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1749 NEW ENGLAND / BOSTON PURITAN RELIGION Only Two Copies Located on WorldCat
1749-Dated Colonial America, Boston Printed Hardcover Book titled, "THE LIFE AND CHARACTER OF THE REVEREND BENJAMIN COLMAN, D.D.; LATE PASTOR OF A CHURCH IN BOSTON NEW-ENGLAND. WHO DECEASED AUGUST 29TH 1747.", Very Fine
Rare original Colonial Boston Printed Religious treatise written by Ebenezer Turell (1702-1778), printed by Rogers, Fowle and J. Edwards, at Boston. Author was a Harvard graduate, noted Patriot and longtime Minister in Medford, Massachusetts. Benjamin Colman (1673-1747) was noted Puritan nonconformist who did much to forever alter the course of Puritanism in America. Puritan Minister Benjamin Coleman was the author whose tract on "The Government and Improvement of Mirth" demolished for perceptive posterity the cliche of New England Puritans as a "humorless" lot. This very rare and historic book remains in nice condition. It has been rebacked, bound in contemporary calf leather, with a red spine label. There is light to moderate cover wear from use, the hinges neatly reinforced with cloth tape, lacking the half-title page which is replaced with a corner piece excised from front blank. Overall, expected scattered foxing, and generally clean internally. This historic volume collates: [14 (of 16)], i, [3], 238, [2] pages; and it measures about 8" tall x 5.5" wide x 1" thick. WorldCat locates only two institutionally held copies in book form; One at Harvard, and the second in the Memorial University of Newfoundland Library Collection. Evans 6434.

"After much searching and fasting, a new minister, Ebenezer Turell, was hired (by the Church) in 1724. He served for 54 years, during which time he baptized 1037 people, married 220 couples and admitted 323 communicants to the Church. A new meetinghouse was built during Rev. Turell's ministry at 227 High Street. Completed in 1727, it was twice the size of the previous Church with a large steeple rising from its center. In an effort at frugality, it was decided that each man should build his own pew, at his own cost." [Source: The Unitarian Universalist Church of Medford, Massachusetts].
"Benjamin Coleman was the Puritan Minister whose tract on 'The Government and Improvement of Mirth' demolished for perceptive posterity the cliche of New England Puritans as a humorless lot. Yet Minister Colman's career, beginning at the turn of the 18th century, reflects significant, if subtle, changes in New England Puritanism, and in literary taste as well." (Meserole, Harrison T.; American Poetry of the Seventeenth Century. Pennsylvania State University, 1985).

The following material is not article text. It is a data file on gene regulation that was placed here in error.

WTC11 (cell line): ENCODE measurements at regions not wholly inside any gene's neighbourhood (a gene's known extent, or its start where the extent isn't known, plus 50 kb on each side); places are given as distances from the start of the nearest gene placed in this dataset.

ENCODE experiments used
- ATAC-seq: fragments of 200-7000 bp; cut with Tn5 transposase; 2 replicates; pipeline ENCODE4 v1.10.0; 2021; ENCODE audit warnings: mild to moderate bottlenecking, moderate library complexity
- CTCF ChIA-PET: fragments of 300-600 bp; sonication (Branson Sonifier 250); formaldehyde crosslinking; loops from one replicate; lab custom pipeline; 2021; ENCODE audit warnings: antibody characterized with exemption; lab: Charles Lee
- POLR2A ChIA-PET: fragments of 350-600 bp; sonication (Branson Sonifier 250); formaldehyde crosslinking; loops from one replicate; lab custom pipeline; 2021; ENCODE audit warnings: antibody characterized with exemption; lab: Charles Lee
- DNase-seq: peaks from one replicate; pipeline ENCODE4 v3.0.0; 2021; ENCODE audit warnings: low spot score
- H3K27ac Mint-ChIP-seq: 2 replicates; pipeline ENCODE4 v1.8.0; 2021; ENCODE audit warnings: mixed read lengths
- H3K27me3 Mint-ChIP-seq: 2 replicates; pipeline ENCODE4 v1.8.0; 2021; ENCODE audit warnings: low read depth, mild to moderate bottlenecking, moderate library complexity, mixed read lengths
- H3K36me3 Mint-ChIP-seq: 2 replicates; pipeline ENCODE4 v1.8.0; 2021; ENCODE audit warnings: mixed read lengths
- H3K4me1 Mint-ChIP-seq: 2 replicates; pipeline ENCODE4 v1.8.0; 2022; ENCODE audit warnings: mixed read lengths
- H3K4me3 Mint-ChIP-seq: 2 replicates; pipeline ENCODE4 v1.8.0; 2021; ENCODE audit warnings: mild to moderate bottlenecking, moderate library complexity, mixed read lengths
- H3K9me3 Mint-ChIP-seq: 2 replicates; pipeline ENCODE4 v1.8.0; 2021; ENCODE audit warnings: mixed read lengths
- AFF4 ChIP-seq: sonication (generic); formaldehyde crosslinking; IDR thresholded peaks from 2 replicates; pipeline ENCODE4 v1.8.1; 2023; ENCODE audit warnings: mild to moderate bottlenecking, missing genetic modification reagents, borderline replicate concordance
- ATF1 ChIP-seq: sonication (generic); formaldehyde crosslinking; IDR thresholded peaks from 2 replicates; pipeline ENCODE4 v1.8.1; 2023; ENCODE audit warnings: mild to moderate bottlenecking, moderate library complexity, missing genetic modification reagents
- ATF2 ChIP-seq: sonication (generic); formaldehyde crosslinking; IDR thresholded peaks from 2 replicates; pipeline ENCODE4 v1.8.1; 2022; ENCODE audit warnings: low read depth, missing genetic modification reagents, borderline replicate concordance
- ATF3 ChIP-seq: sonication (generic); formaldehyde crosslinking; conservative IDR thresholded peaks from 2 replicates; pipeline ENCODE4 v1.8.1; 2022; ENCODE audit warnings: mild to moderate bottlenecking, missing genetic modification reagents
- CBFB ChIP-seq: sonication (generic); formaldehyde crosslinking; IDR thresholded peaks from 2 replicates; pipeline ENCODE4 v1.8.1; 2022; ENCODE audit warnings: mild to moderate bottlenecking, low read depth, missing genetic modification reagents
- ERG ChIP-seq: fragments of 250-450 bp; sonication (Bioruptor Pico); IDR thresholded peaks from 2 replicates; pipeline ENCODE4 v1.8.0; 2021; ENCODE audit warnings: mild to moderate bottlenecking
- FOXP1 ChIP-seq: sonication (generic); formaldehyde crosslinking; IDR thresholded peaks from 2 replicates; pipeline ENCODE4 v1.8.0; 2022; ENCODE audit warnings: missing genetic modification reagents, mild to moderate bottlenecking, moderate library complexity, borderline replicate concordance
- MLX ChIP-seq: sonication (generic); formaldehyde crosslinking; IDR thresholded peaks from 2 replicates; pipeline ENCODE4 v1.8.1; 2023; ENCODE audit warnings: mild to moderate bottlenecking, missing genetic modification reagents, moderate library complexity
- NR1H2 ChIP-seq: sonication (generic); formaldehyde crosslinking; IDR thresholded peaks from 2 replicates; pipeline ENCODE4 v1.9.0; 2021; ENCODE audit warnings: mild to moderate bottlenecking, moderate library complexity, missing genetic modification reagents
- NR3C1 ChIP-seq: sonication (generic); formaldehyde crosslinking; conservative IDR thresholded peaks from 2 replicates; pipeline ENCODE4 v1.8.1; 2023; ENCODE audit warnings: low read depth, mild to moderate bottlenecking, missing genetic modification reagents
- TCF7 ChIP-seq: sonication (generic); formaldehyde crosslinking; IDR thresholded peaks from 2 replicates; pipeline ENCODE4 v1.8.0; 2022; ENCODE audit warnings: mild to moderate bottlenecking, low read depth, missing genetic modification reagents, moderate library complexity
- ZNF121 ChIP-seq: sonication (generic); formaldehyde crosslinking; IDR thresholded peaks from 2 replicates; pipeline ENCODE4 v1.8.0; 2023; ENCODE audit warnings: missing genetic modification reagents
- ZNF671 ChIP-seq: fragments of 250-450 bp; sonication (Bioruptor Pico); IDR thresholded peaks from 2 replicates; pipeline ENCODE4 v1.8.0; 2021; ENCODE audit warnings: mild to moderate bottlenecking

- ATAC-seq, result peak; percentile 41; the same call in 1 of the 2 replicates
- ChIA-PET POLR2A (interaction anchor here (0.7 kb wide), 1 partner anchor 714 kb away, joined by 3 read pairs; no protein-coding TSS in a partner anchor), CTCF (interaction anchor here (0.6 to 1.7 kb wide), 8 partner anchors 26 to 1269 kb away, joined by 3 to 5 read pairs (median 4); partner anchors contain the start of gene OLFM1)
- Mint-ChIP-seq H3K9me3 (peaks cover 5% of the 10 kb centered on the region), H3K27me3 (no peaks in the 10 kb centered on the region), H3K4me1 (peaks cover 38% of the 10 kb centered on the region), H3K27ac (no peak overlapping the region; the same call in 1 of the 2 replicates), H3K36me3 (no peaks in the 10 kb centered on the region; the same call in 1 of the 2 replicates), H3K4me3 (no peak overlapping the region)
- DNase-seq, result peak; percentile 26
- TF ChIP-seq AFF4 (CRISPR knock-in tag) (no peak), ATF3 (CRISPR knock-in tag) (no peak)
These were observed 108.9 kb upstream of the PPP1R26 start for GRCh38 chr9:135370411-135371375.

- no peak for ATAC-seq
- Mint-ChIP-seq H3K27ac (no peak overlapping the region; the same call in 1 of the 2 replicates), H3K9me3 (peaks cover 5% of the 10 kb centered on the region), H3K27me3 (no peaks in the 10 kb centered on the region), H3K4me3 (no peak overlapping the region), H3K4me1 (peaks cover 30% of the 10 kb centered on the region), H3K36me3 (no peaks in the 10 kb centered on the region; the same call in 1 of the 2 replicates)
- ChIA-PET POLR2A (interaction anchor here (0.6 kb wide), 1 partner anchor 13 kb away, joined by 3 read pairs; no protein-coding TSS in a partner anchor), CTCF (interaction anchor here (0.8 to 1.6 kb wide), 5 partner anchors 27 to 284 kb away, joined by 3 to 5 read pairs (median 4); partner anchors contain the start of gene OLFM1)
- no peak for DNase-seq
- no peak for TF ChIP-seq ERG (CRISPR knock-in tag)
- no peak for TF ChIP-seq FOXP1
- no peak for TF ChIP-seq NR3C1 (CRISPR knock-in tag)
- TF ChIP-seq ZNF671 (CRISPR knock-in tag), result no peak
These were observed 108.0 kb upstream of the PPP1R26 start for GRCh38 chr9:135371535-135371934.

"By 1698 tensions within the religious community in and around Boston had reached the breaking point. A group of modernists, inspired by the latitudinarian spirit of England, plotted a change... Around the young conspirators coalesced a larger group, most of them men of business... Their plan was to form a new church that would reflect their own modern views, and where they could escape from the stultifying control of the older generation... The ring leaders invited a college friend, Benjamin Colman, to come from England to take on the job of minister... Benjamin Colman was exquisite. Many people noted it... when he stepped ashore at Boston, he brought a new elegance of language into the old Puritan city." (Hall, Michael Garibaldi. The Last American Puritan: The Life of Increase Mather. Middletown, CT: Wesleyan University Press, 1988).



The Puritans were a significant group of English Protestants in the 16th and 17th centuries. Puritanism in this sense was founded by some Marian exiles from the clergy shortly after the accession of Elizabeth I of England in 1558, as an activist movement within the Church of England. The designation "Puritan" is often incorrectly used, notably based on the assumption that hedonism and puritanism are antonyms: historically, the word was used to characterize the Protestant group as extremists similar to the Cathari of France, and according to Thomas Fuller in his "Church History" dated back to 1564. Archbishop Matthew Parker of that time used it and "precisian" with the sense of stickler. T. D. Bozeman therefore uses instead the term precisianist in regard to the historical groups of England and New England.

They were blocked from changing the system from within, but their views were taken by the emigration of congregations to the Netherlands and later New England, and by evangelical clergy to Ireland and later into Wales, and were spread into lay society by preaching and parts of the educational system, particularly certain colleges of the University of Cambridge. Initially, Puritans were mainly concerned with religious matters, rather than politics or social matters. They took on distinctive views on clerical dress and in opposition to the episcopal system, particularly after the 1619 conclusions of the Synod of Dort were resisted by the English bishops. They largely adopted Sabbatarian views in the 17th century, and were influenced by millennialism.